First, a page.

What Is A Pulse Jet Engine?

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A Pulse Jet Engine (or Pulsejet), is a fascinatingly simple type of jet engine that can be made with few or no moving parts. They can run on almost anything flammable, under a wide range of conditions, and have a very large throttle range. They can run while standing completely still, or flying through the air at great speed.

The reason they are called pulse jets, is due to how they produce intermittent pulses of thrust. The engine takes in and mixes fuel with air, this mixture then burns creating a rapid increase in pressure. This pressure causes the combusting exhaust gases to shoot out of the engine at high speed, producing a momentary pulse of thrust.

Due to the design and shape of the engine, and the momentum of the exhaust gas leaving the engine at great speed, the internal pressure of the engine falls below atmospheric pressure after the thrust pulse. This low pressure causes more fuel and air to flow into the engine where it is then lit by remaining hot gas, causing the cycle to once again repeat.

This cycle of taking in fuel and air, burning it, expelling exhaust, and taking in a new fuel air charge repeats up to hundreds of times a second for small engines! The pulses of thrust average out into a fairly steady usable force, which can propel model airplanes, boats, go-karts, and a wide range of industrial applications.

The two basic types of Pulsejets are “valved” and “valveless”.

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A Valved “Dynajet” Engine, seconds after running.

Valved engines have a mechanical valve that opens and closes in order to control fuel and air entering the engine. This often requires parts to be precision machined, and valves to be replaced regularly.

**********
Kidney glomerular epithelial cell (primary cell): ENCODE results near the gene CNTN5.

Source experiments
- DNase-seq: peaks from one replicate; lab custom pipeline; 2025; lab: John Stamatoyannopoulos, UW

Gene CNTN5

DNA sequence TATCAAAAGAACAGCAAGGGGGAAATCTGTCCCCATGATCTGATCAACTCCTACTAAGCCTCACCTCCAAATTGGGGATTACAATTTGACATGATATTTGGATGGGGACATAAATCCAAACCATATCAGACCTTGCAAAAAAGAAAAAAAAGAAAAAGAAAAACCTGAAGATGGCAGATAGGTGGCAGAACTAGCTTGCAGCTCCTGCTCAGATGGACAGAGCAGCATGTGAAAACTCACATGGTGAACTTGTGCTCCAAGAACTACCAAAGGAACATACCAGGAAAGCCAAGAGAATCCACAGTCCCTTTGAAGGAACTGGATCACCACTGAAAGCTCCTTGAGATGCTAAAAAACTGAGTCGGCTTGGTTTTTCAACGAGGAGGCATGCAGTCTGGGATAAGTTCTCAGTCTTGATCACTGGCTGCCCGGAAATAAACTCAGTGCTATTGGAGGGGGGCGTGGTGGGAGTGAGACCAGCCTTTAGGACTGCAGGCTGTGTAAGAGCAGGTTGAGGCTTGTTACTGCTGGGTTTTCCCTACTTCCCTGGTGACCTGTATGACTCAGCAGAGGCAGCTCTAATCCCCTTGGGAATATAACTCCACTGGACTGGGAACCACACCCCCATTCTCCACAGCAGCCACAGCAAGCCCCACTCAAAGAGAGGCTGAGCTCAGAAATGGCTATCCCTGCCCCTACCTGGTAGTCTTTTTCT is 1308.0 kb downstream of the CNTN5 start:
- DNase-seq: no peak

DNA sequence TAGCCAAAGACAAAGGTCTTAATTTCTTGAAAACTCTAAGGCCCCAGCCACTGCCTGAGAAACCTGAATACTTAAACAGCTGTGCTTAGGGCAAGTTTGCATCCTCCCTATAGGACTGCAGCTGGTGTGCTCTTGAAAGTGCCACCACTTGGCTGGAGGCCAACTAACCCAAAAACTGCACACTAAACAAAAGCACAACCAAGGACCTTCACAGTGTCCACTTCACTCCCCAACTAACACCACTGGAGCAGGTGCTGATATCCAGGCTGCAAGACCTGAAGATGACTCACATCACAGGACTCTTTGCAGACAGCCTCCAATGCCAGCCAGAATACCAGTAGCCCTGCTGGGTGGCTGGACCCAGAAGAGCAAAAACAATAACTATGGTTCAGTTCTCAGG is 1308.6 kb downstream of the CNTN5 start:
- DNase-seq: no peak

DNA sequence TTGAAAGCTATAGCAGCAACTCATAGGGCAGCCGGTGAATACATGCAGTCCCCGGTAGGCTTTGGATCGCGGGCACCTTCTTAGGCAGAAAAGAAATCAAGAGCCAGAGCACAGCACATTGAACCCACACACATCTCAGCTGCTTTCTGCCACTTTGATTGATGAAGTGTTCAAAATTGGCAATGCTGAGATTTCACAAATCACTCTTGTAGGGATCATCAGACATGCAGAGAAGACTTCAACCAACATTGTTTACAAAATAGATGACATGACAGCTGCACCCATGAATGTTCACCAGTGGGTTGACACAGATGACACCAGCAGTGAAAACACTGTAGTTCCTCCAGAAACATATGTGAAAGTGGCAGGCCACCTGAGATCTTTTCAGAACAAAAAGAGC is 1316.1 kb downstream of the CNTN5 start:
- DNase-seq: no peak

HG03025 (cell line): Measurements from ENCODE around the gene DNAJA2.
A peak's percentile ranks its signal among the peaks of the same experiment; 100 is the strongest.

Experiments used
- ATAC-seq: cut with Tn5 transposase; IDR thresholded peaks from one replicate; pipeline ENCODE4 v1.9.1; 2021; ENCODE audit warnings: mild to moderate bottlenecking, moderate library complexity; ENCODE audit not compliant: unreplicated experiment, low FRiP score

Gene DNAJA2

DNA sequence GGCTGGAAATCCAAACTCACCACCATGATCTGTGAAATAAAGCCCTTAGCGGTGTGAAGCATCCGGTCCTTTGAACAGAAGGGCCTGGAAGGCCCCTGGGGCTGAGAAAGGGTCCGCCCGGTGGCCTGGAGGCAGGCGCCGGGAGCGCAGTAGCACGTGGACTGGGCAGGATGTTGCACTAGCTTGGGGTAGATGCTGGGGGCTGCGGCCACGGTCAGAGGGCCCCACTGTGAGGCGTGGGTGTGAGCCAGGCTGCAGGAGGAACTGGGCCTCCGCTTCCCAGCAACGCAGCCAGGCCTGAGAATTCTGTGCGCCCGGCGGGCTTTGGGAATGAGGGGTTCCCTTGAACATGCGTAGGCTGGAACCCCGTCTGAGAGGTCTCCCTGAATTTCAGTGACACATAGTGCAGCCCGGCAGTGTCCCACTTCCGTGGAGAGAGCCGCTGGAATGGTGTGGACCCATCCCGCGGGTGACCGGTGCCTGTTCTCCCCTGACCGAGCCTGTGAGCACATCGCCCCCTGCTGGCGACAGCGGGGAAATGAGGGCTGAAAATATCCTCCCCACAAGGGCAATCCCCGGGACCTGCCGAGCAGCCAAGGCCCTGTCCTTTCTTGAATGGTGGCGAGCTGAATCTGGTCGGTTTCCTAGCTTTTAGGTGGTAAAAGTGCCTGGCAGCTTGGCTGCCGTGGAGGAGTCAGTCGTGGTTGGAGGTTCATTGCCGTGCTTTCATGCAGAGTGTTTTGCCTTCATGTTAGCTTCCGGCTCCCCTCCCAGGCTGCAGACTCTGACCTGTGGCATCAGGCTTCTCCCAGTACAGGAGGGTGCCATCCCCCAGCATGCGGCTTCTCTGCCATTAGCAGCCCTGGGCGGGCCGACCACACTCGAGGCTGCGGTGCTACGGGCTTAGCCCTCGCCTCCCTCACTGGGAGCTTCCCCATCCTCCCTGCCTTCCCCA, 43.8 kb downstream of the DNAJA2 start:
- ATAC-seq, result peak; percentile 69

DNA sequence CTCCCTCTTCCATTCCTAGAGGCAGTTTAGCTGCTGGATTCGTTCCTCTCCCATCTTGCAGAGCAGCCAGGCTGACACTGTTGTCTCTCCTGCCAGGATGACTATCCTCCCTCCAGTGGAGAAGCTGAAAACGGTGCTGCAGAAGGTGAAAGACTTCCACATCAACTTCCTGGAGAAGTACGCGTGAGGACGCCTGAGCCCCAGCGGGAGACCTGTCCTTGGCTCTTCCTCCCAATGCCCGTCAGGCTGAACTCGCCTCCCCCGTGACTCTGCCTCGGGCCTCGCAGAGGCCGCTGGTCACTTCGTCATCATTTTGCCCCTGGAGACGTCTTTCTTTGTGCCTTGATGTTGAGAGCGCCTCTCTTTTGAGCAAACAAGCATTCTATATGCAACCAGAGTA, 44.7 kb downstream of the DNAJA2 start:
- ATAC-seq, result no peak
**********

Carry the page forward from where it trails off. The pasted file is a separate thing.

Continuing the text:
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A ThermalPulse 180 Valveless Engine running.

Valveless engines have no such valves or moving parts, and the flow of gases is entirely controlled by the shape of its design. Because of this often times the intake and exhaust face the same direction. Despite common intuition, doing this has no negative effect on performance.

Pulse Jet Engine History

Pulsejet were originally invented in the early 1900’s, but did not see any major use until WWII, when they were used to power tens of thousands of German cruise missiles. Several countries tried to copy the German design, most notably the USA, who had the Ford Motor Company mass produce a clone of the infamous weapon based on unexploded missiles that were captured.

Soon after the war, hobbyists started trying to make their own pulse jet engines for propelling control line hobby aircraft. Several businesses were spawned and half a dozen or so designs came into the market. The most popular design was the Dynajet Red Head engine. Because of its popularity it became the standard engine for control line sport speed competitions, where competitors must use the same engine.